Judicial Watch is at it again. They are suing California for the new law they passed to keep Trump off the ballot unless he releases his tax returns. New York has passed a similar law.
They say that the law is politically motivated and is unconstitutional besides. The IRS has strict guidelines in place to protect individual citizens from having their taxes made public and what California and New York are doing is nothing short of extortion.
Judicial Watch says that the new law violates U.S. Constitution’s Qualifications Clause, the First and Fourteenth Amendments, and 42 U.S.C. § 1983 and 1988.
The lawsuit argues that the law is politically motivated and unconstitutional.
The lawsuit is in response to a new law signed by far left California Governor Gavin Newsom requiring presidential candidate to publicly release the last five years of their tax returns in order to appear on the primary ballot.
Obviously, this law was aimed at keeping Trump off of the 2020 primary ballot since he refuses to publicly release his tax returns.
Democrat candidates such as Joe Biden, Kamala Harris and others have not released their tax returns yet.
Under the law, known as the Presidential Tax Transparency and Accountability Act, candidates who do not publicly disclose their tax returns are barred from having their names printed on California’s primary ballots. Judicial Watch alleges that SB 27 imposes candidate qualifications beyond those allowed by the U.S. Constitution and impermissibly burdens a voters’ expressive constitutional and statutory rights. The lawsuit claims violations of the U.S. Constitution’s Qualifications Clause, the First and Fourteenth Amendments, and 42 U.S.C. § 1983 and 1988.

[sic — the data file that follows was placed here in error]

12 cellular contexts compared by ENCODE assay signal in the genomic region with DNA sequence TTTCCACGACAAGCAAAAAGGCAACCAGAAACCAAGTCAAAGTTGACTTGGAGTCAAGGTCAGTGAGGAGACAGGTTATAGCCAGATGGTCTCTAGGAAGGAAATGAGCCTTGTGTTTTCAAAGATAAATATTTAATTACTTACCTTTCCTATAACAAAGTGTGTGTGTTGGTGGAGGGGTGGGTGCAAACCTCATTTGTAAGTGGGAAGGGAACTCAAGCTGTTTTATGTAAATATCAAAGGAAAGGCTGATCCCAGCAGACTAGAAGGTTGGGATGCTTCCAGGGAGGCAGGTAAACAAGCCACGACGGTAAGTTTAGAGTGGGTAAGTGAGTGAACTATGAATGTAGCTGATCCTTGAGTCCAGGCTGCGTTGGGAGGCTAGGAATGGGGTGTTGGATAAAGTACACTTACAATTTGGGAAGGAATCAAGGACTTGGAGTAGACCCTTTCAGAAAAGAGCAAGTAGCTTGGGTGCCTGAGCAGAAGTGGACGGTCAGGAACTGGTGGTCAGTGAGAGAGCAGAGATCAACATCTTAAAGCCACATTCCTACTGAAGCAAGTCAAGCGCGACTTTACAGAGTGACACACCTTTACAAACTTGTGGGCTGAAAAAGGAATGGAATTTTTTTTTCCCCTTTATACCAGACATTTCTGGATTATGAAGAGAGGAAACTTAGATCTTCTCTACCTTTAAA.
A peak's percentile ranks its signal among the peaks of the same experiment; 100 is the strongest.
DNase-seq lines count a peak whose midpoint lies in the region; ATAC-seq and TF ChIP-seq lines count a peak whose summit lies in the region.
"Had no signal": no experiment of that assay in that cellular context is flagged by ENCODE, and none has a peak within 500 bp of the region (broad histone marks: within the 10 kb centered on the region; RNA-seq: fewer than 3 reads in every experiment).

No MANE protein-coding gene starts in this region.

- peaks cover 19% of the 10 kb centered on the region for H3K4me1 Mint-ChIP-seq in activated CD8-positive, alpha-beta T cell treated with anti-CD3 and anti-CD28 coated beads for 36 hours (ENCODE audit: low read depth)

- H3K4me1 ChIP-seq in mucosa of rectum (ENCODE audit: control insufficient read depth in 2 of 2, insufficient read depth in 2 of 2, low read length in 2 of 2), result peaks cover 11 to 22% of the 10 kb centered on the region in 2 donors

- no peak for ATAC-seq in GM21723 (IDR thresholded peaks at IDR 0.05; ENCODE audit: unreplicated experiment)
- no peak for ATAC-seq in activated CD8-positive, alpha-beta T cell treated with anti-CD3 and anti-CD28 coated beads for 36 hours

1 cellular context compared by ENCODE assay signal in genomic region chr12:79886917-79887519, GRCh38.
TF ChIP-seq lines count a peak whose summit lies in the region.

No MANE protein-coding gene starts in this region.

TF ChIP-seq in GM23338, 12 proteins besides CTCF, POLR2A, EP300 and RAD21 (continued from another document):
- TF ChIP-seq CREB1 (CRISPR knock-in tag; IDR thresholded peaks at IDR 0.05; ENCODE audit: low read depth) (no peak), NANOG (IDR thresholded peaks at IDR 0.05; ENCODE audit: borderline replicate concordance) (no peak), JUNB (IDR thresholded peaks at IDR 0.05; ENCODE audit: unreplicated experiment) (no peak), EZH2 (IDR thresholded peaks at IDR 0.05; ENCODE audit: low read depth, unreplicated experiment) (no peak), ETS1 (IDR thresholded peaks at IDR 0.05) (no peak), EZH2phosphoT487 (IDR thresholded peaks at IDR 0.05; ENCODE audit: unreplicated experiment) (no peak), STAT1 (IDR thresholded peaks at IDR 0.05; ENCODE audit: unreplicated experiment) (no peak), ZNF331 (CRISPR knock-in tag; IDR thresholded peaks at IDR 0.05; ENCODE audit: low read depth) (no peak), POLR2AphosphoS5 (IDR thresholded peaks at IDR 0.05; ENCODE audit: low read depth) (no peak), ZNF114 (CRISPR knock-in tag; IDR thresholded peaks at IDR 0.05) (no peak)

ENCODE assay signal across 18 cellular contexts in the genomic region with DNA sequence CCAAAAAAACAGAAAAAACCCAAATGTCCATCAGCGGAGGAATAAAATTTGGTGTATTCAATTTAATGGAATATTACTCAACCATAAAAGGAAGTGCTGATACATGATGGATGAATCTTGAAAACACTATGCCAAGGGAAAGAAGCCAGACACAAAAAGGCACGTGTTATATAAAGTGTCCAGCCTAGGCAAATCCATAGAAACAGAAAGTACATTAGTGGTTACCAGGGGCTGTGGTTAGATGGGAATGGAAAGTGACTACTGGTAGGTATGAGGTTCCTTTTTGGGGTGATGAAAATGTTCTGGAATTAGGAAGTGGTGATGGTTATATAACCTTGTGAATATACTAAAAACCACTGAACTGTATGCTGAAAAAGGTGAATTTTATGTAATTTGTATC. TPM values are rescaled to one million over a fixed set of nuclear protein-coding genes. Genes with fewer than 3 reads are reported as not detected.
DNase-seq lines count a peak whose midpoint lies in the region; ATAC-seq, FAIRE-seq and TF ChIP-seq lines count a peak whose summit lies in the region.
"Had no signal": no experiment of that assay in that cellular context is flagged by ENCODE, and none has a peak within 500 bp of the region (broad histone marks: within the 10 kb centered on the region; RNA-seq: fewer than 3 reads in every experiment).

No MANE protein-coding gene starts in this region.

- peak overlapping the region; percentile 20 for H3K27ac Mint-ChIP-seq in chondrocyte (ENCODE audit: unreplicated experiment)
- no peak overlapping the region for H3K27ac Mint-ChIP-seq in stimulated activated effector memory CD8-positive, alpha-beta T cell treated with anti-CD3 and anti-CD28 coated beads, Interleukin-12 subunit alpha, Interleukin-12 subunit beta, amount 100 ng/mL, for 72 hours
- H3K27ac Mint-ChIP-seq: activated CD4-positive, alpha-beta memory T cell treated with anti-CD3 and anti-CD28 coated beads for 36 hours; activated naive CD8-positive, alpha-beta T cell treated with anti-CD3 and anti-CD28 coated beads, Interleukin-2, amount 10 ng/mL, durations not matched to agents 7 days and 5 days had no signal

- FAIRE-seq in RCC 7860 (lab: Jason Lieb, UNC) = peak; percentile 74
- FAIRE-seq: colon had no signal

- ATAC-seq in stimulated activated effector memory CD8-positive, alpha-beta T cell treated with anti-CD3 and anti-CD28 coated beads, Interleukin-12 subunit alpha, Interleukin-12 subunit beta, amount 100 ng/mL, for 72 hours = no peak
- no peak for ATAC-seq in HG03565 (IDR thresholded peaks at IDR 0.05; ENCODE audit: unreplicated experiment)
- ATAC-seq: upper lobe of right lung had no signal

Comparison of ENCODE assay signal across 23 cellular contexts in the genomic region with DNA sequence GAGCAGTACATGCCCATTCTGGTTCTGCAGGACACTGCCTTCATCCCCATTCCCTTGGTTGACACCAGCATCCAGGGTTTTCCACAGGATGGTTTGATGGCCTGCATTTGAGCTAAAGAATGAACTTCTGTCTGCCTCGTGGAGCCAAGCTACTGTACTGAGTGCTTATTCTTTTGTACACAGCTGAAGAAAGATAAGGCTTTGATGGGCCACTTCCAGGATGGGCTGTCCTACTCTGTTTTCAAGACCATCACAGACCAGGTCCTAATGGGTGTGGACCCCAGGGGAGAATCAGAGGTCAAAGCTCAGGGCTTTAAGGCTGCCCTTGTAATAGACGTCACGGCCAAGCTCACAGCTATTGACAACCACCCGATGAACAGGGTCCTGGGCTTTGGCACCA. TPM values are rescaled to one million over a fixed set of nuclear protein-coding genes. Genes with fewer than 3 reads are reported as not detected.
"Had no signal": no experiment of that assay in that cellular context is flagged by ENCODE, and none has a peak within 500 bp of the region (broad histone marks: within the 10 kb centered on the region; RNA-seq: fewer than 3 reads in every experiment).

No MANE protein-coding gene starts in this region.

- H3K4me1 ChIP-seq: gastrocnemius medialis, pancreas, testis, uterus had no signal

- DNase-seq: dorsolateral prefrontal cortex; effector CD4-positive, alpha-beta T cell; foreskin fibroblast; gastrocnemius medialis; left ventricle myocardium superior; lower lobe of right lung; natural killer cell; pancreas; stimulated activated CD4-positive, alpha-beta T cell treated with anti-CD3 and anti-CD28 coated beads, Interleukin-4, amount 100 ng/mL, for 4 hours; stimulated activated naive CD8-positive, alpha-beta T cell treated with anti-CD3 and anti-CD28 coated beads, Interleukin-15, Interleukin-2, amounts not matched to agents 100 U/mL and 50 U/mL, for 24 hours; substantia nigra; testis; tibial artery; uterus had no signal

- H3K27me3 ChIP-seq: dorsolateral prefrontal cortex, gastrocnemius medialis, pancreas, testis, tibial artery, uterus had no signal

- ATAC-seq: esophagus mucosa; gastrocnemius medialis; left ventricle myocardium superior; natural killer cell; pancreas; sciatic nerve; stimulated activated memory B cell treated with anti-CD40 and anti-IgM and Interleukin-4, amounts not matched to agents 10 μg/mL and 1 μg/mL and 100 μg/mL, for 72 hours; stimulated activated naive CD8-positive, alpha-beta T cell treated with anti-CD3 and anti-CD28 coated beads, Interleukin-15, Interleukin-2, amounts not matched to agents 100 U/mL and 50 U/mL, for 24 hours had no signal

The Judicial Watch complaint further alleges the political nature of the law, which is totally divorced from the states’ legitimate constitutional role in administering and establishing procedures for conducting federal elections:
None of the interests proffered by the California legislature for requiring the disclosure of candidates’ tax returns is related to election procedure or administration. Rather, the stated interests incorporate particular, substantive judgments about what is most important for voters to know when considering a candidate, how voters should go about “estimate[ing] the risk” of a candidate “engaging in corruption,” and what might assist law enforcement in detecting violations of the Emoluments Clause and crimes “such as insider trading.”
Unless SB 27 is enjoined, states will assume the power to create their own qualifications for national candidates seeking to obtain a party’s nomination for president. This could lead to as many as 50 distinct and possibly inconsistent sets of qualifications regarding the only national election in the United States. Using rationales similar to California’s, states might come to demand medical records, mental health records, sealed juvenile records, driving records, results of intelligence, aptitude, or personality tests, college applications, Amazon purchases, Google search histories, browsing histories, or Facebook friends.